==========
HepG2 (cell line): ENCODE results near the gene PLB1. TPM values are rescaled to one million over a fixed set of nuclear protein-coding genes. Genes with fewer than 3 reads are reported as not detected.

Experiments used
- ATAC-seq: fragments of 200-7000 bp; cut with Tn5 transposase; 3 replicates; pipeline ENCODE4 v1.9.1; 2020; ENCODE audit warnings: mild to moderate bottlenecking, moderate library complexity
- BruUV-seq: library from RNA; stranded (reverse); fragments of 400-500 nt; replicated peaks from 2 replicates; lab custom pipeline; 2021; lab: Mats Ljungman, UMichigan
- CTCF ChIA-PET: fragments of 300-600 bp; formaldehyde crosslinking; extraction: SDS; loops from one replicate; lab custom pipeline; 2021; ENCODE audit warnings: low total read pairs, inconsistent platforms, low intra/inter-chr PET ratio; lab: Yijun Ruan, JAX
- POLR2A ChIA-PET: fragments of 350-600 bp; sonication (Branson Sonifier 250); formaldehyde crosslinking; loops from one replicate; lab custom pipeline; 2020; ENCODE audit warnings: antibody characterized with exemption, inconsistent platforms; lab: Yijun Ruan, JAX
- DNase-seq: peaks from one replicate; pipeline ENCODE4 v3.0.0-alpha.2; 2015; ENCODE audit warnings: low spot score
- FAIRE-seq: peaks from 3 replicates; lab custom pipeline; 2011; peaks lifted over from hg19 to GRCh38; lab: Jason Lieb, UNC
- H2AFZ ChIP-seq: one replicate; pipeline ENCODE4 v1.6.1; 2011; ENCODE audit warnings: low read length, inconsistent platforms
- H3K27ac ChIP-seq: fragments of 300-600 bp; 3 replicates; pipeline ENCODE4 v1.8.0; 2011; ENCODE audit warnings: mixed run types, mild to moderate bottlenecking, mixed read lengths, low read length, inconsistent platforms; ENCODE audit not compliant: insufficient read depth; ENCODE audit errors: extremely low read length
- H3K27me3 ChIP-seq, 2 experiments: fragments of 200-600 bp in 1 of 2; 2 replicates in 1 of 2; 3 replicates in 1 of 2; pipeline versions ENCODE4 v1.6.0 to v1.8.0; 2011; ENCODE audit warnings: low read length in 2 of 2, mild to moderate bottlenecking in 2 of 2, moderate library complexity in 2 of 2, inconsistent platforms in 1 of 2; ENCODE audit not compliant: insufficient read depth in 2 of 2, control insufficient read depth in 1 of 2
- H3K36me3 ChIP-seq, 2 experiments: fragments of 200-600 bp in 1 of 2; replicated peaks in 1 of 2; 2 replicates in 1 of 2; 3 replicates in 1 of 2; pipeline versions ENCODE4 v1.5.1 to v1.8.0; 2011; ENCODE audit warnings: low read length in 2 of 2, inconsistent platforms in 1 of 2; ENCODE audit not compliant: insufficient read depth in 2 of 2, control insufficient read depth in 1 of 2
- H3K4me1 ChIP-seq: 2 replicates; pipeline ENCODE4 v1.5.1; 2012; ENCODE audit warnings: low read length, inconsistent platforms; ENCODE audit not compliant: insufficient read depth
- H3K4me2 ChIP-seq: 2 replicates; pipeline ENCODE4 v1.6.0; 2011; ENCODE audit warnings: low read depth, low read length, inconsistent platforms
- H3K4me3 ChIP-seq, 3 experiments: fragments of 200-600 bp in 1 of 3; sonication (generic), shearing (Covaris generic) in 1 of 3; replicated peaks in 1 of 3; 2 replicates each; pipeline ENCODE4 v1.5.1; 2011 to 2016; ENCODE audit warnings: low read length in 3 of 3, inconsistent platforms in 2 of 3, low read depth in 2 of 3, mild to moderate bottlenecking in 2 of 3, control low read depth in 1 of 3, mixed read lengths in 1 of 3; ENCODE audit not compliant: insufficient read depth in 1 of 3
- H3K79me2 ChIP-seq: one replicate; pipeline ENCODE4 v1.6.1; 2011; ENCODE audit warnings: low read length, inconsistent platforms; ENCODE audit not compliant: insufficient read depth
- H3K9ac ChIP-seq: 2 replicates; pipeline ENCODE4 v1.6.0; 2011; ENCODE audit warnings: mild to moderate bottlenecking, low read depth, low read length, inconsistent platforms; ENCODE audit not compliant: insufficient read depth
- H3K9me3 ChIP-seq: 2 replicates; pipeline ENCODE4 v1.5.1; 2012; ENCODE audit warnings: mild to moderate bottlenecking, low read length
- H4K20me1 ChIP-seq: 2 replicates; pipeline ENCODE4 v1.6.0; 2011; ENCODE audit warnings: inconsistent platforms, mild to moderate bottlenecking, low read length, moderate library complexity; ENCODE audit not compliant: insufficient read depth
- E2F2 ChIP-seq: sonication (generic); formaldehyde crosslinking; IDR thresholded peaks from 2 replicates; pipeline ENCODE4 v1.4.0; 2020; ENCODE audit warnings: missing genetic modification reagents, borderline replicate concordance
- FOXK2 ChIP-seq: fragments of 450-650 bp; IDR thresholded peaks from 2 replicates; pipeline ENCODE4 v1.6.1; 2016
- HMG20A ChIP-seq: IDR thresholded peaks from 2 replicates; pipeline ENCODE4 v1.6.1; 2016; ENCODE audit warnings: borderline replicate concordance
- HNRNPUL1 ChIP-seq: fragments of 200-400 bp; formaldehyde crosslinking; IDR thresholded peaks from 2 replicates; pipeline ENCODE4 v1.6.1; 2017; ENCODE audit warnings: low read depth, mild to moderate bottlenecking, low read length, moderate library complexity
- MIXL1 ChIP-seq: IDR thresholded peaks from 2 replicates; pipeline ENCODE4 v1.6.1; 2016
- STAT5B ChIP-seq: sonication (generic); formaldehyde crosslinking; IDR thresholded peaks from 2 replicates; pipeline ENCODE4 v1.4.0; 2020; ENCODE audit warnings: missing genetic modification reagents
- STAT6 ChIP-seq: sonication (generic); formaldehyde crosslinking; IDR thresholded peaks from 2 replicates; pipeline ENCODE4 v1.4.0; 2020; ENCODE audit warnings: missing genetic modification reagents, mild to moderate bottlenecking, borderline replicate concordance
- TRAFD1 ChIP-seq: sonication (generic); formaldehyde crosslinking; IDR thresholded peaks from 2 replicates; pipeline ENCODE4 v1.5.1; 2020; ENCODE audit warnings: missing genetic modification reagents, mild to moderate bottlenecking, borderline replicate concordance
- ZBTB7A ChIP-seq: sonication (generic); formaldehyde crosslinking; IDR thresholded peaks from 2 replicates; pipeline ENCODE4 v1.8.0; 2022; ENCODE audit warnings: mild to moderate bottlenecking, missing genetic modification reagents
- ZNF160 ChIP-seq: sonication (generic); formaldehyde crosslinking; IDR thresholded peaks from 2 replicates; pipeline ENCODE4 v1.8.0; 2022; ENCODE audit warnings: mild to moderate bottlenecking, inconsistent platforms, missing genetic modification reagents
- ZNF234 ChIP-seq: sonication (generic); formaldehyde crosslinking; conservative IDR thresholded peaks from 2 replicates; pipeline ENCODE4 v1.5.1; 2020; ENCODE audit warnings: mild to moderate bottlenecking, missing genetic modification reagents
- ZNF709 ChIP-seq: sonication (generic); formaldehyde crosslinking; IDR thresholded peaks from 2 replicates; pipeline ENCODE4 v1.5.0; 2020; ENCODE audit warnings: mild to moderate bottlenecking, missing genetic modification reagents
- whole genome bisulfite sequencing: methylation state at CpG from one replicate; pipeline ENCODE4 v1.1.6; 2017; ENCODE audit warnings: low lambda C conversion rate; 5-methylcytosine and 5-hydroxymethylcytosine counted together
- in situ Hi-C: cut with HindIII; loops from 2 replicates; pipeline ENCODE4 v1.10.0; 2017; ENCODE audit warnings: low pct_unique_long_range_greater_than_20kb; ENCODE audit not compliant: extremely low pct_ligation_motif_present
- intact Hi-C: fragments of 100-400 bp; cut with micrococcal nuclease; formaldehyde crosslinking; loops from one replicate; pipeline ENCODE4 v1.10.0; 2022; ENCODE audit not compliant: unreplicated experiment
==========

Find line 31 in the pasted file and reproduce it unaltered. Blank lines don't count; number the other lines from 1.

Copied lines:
- ZNF709 ChIP-seq: sonication (generic); formaldehyde crosslinking; IDR thresholded peaks from 2 replicates; pipeline ENCODE4 v1.5.0; 2020; ENCODE audit warnings: mild to moderate bottlenecking, missing genetic modification reagents